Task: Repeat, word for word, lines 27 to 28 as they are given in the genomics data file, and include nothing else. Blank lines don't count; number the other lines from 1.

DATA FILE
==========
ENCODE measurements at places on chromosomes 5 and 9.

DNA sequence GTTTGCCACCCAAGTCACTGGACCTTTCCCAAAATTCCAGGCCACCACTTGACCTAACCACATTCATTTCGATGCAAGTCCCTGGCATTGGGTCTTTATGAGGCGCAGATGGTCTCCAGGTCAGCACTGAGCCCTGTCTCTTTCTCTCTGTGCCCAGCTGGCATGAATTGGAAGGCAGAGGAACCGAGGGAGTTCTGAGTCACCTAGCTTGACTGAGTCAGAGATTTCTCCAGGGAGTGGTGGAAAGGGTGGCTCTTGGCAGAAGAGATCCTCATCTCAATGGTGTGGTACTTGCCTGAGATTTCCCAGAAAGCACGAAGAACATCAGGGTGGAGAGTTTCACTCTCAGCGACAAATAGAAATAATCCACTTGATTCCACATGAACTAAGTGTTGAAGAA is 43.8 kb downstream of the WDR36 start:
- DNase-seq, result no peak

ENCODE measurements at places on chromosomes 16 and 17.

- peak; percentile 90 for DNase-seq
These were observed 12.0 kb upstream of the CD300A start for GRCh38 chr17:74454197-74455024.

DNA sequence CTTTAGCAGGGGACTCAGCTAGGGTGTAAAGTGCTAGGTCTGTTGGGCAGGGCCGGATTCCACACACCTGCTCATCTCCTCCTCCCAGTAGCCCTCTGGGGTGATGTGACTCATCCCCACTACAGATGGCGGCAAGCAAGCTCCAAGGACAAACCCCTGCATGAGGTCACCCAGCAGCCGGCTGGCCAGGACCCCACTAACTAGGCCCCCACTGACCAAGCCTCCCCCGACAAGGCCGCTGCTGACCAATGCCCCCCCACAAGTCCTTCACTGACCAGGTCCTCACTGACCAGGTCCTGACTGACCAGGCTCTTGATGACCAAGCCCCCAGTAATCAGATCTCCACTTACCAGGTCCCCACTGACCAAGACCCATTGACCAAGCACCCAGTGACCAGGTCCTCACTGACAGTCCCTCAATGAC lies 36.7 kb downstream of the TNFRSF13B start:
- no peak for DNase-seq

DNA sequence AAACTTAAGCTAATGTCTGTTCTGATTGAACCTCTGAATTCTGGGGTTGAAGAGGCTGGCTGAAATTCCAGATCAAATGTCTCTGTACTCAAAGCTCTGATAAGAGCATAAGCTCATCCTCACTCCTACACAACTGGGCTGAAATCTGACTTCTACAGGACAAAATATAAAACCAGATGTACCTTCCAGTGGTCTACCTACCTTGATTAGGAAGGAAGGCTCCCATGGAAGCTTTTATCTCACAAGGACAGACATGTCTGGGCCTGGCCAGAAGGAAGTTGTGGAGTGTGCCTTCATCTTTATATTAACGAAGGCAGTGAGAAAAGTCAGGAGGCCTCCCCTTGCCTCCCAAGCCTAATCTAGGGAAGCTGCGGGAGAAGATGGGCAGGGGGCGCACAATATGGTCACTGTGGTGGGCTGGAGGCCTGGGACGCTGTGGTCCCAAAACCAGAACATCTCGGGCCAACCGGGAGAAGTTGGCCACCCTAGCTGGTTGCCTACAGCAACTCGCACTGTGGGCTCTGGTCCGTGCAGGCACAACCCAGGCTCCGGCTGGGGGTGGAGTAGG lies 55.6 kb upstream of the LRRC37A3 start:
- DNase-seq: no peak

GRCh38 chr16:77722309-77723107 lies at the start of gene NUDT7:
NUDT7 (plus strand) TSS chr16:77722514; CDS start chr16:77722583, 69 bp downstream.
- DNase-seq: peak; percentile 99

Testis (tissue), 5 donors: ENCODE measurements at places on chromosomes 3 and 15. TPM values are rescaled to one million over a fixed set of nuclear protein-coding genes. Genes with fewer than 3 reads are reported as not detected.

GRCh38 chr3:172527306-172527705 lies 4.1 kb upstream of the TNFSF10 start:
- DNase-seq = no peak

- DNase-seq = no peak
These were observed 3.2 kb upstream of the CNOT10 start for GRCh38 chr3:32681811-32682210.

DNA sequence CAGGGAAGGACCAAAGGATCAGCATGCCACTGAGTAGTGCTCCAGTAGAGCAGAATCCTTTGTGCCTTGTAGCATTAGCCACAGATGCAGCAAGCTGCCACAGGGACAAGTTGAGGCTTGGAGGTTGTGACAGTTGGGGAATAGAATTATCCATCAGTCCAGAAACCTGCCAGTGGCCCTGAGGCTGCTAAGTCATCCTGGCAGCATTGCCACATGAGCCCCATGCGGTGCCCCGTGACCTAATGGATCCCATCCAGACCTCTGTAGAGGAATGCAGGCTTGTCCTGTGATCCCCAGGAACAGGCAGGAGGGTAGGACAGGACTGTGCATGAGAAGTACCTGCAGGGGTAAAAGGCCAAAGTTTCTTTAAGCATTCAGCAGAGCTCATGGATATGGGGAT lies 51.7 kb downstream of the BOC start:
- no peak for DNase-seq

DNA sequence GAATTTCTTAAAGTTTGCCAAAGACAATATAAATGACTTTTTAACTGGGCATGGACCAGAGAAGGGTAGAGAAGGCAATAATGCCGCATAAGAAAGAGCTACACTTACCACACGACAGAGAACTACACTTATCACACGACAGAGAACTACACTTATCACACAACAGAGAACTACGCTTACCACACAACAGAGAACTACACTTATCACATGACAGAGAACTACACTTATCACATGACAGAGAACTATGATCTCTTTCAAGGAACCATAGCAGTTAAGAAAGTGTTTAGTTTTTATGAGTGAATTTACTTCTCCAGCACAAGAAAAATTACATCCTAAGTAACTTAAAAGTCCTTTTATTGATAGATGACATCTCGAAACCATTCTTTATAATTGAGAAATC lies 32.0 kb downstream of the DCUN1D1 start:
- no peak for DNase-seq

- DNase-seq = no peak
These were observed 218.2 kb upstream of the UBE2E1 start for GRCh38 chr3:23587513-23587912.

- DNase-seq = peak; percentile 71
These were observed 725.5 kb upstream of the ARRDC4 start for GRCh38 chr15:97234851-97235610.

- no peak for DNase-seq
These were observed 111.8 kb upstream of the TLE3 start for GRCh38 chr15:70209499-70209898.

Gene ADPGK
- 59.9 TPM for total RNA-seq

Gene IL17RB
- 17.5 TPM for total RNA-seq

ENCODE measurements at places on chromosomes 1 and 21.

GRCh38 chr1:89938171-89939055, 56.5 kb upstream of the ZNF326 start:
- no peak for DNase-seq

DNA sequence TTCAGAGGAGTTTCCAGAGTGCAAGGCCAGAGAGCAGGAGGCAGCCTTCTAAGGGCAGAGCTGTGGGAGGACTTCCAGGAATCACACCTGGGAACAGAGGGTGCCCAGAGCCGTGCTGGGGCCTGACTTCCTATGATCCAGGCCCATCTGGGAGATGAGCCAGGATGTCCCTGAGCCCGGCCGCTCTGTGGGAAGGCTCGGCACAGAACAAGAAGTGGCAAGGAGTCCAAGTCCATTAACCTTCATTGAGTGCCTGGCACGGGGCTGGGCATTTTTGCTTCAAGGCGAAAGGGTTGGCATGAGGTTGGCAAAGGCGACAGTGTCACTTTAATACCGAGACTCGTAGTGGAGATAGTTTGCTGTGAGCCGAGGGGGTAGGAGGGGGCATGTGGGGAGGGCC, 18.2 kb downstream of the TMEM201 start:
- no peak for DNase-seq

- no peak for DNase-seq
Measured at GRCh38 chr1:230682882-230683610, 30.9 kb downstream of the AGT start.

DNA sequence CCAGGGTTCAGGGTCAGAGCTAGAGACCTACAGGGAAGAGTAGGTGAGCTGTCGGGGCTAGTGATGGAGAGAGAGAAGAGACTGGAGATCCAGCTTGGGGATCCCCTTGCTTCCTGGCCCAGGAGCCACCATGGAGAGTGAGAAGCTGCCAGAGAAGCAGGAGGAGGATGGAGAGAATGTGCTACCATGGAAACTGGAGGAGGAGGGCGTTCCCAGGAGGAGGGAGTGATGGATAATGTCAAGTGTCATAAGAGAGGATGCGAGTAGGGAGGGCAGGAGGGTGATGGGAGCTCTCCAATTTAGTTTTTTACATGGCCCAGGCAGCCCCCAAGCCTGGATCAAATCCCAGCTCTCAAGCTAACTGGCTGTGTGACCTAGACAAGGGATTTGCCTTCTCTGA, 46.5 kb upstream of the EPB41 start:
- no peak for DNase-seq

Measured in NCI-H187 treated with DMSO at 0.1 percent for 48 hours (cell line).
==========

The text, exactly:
- no peak for DNase-seq
These were observed 111.8 kb upstream of the TLE3 start for GRCh38 chr15:70209499-70209898.